If This is an Odyssey, Avoid Scylla & Charybdis: 3 Key Online Intellectual Property Hacks
Concurrent Session 5
This interactive session for US and Canadian campus leaders provides back-of-the-envelope, no-lawyer-needed principles to ensure your online instructors can innovate, create, and communicate their good work—all while allowing our institutions to scale our technology-mediated programs, keep content current, and work collaboratively with faculty and staff creators.
Conceptual Framework: Almost all colleges and universities have adopted technology-mediated teaching of some kind. What’s next? Our institutions’ intellectual-property (IP) policies frame a necessary “who owns what” conversation (Sweeney, 2006) about the materials and tangible products of technology-mediated teaching.
This interactive session for teaching-center staff, designers, and online administrators in the United States and Canada will provide you with back-of-the-envelope (Kaschek, 2007), no-lawyer-needed principles (Decherney, 2013, p. 55) to ensure that your instructors retain rights that will make them want to innovate, create, and communicate their good work (see Harper, 2007; Fineberg, 2009; Band, 2012; and Tobin, 2014)—all while allowing our institutions to scale tech-mediated programs, keep content current, and work collaboratively with faculty and staff creators (Ghosh, et al., 2007).
This session is a direct result of @OLCToday Twitter conversations, where members and colleagues expressed confusion about ownership of remote-teaching content developed in response to the COVID-19 pandemic. While IP policies are not often a topic of study in graduate programs, they are an essential skill set for online program leaders. We now have an opportunity to influence campus-wide conversations around IP ownership and advocate for more equitable policies that honor the work of our precariously-employed colleagues.
Expected Outcomes: You will discover the basic principles to establish or confirm in your college or university IP policies:
- what can and cannot be owned by anyone (19 US Code § 4341; Canada Code RSC C 42.02),
- why U.S. and Canadian laws are actually a poor foundation for policy craft,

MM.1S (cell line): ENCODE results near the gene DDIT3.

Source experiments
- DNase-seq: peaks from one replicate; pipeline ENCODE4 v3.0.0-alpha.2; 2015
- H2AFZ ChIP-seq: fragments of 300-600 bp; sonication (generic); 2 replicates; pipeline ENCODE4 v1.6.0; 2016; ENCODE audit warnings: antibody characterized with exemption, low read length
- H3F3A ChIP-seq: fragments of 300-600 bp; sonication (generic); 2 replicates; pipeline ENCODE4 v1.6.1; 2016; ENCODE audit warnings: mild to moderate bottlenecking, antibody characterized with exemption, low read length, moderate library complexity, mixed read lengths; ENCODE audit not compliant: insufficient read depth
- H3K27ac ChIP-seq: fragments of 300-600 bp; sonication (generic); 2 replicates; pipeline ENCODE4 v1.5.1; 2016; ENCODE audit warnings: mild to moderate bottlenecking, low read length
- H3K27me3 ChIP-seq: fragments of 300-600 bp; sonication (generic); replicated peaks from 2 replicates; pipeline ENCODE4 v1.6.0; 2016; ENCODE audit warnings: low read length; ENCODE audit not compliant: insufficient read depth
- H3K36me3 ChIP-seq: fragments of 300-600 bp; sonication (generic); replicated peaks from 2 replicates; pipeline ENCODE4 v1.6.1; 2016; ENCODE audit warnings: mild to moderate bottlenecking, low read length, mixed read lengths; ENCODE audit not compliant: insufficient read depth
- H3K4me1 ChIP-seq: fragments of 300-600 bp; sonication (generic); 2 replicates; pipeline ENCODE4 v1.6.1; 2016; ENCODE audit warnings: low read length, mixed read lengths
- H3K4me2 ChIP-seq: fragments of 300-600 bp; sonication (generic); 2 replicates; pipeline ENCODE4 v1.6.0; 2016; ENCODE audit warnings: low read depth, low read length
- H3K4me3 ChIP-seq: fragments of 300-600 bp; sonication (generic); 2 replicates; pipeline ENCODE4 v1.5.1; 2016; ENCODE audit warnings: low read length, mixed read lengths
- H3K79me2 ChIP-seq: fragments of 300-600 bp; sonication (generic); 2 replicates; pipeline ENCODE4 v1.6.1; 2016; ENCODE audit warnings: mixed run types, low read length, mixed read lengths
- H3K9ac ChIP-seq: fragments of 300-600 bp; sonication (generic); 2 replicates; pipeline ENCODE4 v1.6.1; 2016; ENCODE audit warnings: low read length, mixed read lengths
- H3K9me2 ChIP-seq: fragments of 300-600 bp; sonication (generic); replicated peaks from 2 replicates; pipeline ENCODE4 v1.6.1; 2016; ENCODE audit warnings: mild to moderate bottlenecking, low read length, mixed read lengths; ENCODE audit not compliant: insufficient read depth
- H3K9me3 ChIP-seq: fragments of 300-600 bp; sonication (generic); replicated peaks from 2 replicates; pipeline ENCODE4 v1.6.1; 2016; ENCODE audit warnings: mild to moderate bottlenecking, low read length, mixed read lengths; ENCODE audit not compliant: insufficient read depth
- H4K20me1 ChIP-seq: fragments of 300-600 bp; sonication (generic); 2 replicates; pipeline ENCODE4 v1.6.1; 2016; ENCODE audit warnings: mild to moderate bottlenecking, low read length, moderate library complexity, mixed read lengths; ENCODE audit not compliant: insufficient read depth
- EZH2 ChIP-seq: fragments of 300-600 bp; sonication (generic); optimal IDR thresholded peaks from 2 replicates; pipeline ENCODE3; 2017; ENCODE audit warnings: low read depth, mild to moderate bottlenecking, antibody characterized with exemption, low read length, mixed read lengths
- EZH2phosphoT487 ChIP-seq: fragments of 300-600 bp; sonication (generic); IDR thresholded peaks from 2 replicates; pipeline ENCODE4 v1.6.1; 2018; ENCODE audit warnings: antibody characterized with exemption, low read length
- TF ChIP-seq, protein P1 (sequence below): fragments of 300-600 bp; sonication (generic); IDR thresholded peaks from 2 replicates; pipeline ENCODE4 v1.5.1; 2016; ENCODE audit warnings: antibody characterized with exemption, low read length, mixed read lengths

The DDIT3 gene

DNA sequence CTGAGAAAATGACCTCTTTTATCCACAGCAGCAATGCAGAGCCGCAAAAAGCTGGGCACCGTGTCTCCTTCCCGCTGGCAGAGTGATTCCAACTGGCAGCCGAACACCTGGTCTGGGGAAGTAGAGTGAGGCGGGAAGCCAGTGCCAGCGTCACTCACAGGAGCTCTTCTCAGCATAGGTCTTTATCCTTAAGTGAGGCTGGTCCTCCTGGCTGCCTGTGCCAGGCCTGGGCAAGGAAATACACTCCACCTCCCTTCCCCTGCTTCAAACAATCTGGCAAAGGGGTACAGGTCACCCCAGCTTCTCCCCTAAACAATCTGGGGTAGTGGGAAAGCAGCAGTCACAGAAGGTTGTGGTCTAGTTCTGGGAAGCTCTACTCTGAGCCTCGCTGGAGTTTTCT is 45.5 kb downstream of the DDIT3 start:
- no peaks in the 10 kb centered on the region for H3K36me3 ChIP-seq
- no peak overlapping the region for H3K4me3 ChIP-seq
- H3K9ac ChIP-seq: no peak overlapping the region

- who owns what by default (and how to change that), and
- the three biggest gaps in most institutional IP policies (and how to remedy them).
Session Activities: This webinar session shares rule-of-thumb guidelines in a train-the-trainer format to give you a simplified yet deep understanding of how to influence and apply IP policies about materials created at your institution. Come prepared to be part of the conversation. Based on examples from session participants and real-world models, we will engage in several hands-on interactions:
- Intellectual property basics “owned or not” game (10 minutes).
- Work for hire vs. moral rights “who owns it?” quiz (5 minutes).
- Ownership beyond patents and research, terms for sharing, and severability “I want to do X” thought exercise & conversation) (15 minutes).
A collection of digital resources and a one-page copyright decision-making sheet are also provided to participants as take-aways for after the session.
This session showcases the plurality of voices and modes of expression in higher education by sharing ways to help colleagues to break out of restrictive (and often incorrect) practices that needlessly limit their expression and freedom in the classroom and the research lab. This session also practices international diversity, sharing take-aways specific to U.S. and Canadian audiences. The tenets of universal design for learning (UDL) will be followed in the creation of content and live sharing of information (e.g., verbal image description, multiple ways for participants to take active roles).
Conference Theme, Mission, Values: The session emphasizes leadership practices for which OLC members are among the campus vanguard. Knowing and spreading IP knowledge helps us to anticipate and respond to emerging institutional and student needs. By sharing an easy-to-understand and easy-to-apply set of copyright guidelines, we can build capacity for the future of our campuses by honoring the work that instructors and designers do while also planning program growth responsibly.
Disclaimer: This session is an overview of various models and methods regarding ownership of intellectual property. The facilitator is not a legal professional, and no part of this session is intended to constitute legal advice.
19 US Code § 4341. Definition of intellectual property rights. Copyright Law of the United States.
Band, J. (2012). The impact of substantial compliance with copyright exceptions on fair use. Journal of the Copyright Society, 59(3): 453-475.
Canada Code RSC C 42.02 (1985). Copyright and moral rights in works. Copyright Act.
Decherney, P. (2013). Communicating fair use: Norms, myth, and the avant-garde. Law and Literature, 25(1): 50-64.
Fineberg, T. (2009). Copyright and course management systems. Libri, 59(4): 238-247.
Ghosh, S. (2007). The future of intellectual property. Intellectual Property. St. Paul: Thomson: 925-995.
Harper, G. (2007). Intellectual property crash course. University of Texas Libraries.
Kaschek, R. (2007). A Heuristic Understanding Model. Seventh IEEE International Conference on Advanced Learning Technologies (ICALT 2007): 61-63.
Sweeney, P. (2006). Faculty, copyright law, and online course materials. OJDLA, 9(1).
Tobin, T. (2014). Training your faculty about copyright when the lawyer isn’t looking. OJDLA, 17(2).